I snatched this picture. I’ve no idea who she is – we didn’t get her name – but she seemed genuinely surprised to hear my dad’s age. So I had the DJ announce it, just to make sure there was no doubt in anybody’s mind that there was an old person on the dancefloor.
This influx of Preston nightclubs is making them all remarkably competitive with their drinks prices, too. I bought a few rounds for the four of us and none of them ever came to over a tenner, and one – thanks to the “buy one get one free” policy at Manyana – came to under £6, which is quite remarkable for a city nightclub on a Friday night for four people!
Back To Aberystwyth
On Saturday I had brunch with my sister Becky, my mum, and her boyfriend and then got back onto the trains to head back to Aberystwyth. Owing to line maintenance, the stretch of track between Crewe and Preston is unusable every weekend within sight, and so I was re-directed via Manchester Piccadilly. Yet again, my train ran late, and I found myself sprinting across Piccadilly station, trying to find a train that was heading Shrewsbury-way…
…meanwhile, my friend Katie, having slept through her stop, woke up in Manchester Piccadilly and, not quite awake, clambered off her train in an attempt to find a connection. I’d apparently featured in her dream, and so she was quite surprised (and not quite sure if she was seeing things) when I sprinted past her. She sent a text (which I chose to ignore: my pocket beeped but I was too busy looking for a train to take the time to get my phone out) and then phoned me before she was able to confirm that yes, it really was me.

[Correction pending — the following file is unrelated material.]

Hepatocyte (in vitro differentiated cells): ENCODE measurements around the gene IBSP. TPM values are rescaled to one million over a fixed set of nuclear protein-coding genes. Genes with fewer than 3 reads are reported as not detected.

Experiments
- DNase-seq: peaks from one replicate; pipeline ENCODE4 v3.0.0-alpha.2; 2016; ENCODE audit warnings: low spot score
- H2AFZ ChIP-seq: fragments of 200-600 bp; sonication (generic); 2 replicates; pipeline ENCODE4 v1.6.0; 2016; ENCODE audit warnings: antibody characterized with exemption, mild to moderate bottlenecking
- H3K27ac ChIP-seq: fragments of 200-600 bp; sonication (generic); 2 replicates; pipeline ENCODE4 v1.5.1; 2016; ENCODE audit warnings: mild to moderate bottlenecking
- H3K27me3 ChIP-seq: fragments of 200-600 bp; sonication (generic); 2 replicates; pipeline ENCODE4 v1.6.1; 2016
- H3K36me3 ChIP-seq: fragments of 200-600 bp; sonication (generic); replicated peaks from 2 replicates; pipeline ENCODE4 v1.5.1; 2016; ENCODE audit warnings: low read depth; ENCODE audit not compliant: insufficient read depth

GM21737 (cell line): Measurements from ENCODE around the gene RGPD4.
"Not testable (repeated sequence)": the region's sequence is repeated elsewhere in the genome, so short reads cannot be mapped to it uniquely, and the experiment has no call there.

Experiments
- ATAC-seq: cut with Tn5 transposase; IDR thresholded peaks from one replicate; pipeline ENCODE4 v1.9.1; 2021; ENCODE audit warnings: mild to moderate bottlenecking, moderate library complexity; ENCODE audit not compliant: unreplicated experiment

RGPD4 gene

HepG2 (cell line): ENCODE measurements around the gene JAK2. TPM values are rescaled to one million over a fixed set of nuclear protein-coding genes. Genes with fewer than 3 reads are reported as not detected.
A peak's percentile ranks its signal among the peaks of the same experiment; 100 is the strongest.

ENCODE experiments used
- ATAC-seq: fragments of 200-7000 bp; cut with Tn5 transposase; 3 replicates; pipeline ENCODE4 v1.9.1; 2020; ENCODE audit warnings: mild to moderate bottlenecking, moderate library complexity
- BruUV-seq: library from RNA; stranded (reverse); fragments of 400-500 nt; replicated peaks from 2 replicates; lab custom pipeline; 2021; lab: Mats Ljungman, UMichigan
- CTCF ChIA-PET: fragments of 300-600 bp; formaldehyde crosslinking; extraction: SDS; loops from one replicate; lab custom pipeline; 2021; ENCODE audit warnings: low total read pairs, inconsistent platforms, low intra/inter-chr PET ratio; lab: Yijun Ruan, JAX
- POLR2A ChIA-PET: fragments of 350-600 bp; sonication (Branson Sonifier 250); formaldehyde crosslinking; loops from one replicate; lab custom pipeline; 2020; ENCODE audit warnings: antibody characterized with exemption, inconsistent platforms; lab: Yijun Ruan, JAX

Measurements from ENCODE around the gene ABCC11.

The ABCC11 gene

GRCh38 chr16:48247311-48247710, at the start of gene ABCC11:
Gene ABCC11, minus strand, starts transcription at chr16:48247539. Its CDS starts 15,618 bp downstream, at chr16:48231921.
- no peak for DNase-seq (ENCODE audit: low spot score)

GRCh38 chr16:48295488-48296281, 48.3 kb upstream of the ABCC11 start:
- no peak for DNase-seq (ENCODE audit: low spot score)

As we were headed the same way, she joined me on my train for one stop, which was a nice surprise for what was a long and overcomplicated train journey. A few folks have suggested that this might not be a coincidence, and that she might be stalking me, but I’m yet to be convinced.
In any case, I don’t have a picture to go with this part of the story. Sorry.
Jimmy, Beth, and Troma Night
YATN. If you were there, you know how it went. Big thanks to Jimmy and Beth for coming along.
Lloyd Kaufman’s Visit
In case you’ve not been anywhere that I can pounce on you and go “squee!” recently, here’s what you missed out on. You’ll remember that last week I mentioned that Poultrygeist – Troma‘s new movie – was coming to Aberystwyth. Well, it did. And it rocked…
…and better yet, Ruth, Claire, JTA, Paul and I got to hang out with Lloyd Kaufman, president of Troma Studios and producer of The Toxic Avenger, for a couple of pints and to share a bowl of nachos. The guy’s fabulously chatty and friendly, and if it weren’t for the awestruck feeling of “wow, we’re just sat here chatting with Lloyd Kaufman in Lord Beechings” we’d have probably been more interesting company.
When he said goodbye, kissing the cheeks of each of the girls, I genuinely thought that they were in danger of exploding with excitement. Thankfully they didn’t, because I’d already bought them tickets to see Poultrygeist later on.